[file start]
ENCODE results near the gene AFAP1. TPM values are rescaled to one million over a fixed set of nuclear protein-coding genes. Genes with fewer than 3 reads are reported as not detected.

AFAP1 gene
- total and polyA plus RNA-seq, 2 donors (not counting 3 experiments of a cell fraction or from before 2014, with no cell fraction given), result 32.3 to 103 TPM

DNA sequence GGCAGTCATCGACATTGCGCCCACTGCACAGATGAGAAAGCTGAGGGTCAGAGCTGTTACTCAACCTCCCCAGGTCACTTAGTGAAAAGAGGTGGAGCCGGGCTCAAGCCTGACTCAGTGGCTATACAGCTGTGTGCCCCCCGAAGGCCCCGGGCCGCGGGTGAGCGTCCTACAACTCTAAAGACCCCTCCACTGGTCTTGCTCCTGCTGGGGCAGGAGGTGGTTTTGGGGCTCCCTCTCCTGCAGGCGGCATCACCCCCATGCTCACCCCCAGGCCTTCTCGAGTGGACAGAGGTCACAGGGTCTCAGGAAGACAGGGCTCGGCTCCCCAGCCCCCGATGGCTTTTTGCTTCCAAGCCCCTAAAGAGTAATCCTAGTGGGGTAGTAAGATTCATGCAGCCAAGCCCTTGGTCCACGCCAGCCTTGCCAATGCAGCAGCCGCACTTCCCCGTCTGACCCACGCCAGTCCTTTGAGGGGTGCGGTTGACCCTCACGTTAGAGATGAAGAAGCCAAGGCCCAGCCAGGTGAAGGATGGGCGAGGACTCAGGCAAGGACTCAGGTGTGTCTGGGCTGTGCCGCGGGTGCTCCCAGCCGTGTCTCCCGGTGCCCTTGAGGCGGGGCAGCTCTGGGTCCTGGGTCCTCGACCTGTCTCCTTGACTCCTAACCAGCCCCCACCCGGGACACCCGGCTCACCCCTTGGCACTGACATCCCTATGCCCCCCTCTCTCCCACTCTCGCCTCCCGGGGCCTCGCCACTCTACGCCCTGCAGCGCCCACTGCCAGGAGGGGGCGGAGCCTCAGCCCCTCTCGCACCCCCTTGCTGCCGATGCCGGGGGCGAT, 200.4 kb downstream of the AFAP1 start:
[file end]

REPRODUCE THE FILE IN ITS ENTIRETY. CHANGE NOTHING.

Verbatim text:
ENCODE results near the gene AFAP1. TPM values are rescaled to one million over a fixed set of nuclear protein-coding genes. Genes with fewer than 3 reads are reported as not detected.

AFAP1 gene
- total and polyA plus RNA-seq, 2 donors (not counting 3 experiments of a cell fraction or from before 2014, with no cell fraction given), result 32.3 to 103 TPM

DNA sequence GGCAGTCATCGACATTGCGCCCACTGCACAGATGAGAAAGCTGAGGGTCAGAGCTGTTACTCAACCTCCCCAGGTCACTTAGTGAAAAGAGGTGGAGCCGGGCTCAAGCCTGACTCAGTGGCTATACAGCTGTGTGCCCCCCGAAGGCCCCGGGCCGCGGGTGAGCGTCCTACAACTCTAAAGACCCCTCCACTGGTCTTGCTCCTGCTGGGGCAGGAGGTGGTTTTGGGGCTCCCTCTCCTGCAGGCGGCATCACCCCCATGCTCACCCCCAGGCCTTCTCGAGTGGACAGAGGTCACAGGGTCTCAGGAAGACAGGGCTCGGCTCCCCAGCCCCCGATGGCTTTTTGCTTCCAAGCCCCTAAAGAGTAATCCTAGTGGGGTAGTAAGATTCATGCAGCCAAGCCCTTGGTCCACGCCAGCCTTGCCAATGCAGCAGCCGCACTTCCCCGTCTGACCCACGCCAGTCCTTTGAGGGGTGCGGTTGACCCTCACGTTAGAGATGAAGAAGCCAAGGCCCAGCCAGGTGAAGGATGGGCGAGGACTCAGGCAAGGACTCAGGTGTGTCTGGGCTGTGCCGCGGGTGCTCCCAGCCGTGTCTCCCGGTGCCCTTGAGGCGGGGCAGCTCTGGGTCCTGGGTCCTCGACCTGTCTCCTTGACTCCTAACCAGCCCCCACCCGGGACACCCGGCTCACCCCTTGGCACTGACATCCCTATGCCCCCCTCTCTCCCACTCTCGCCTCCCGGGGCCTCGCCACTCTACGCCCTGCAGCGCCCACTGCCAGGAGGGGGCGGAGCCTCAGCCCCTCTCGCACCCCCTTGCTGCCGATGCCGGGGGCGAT, 200.4 kb downstream of the AFAP1 start: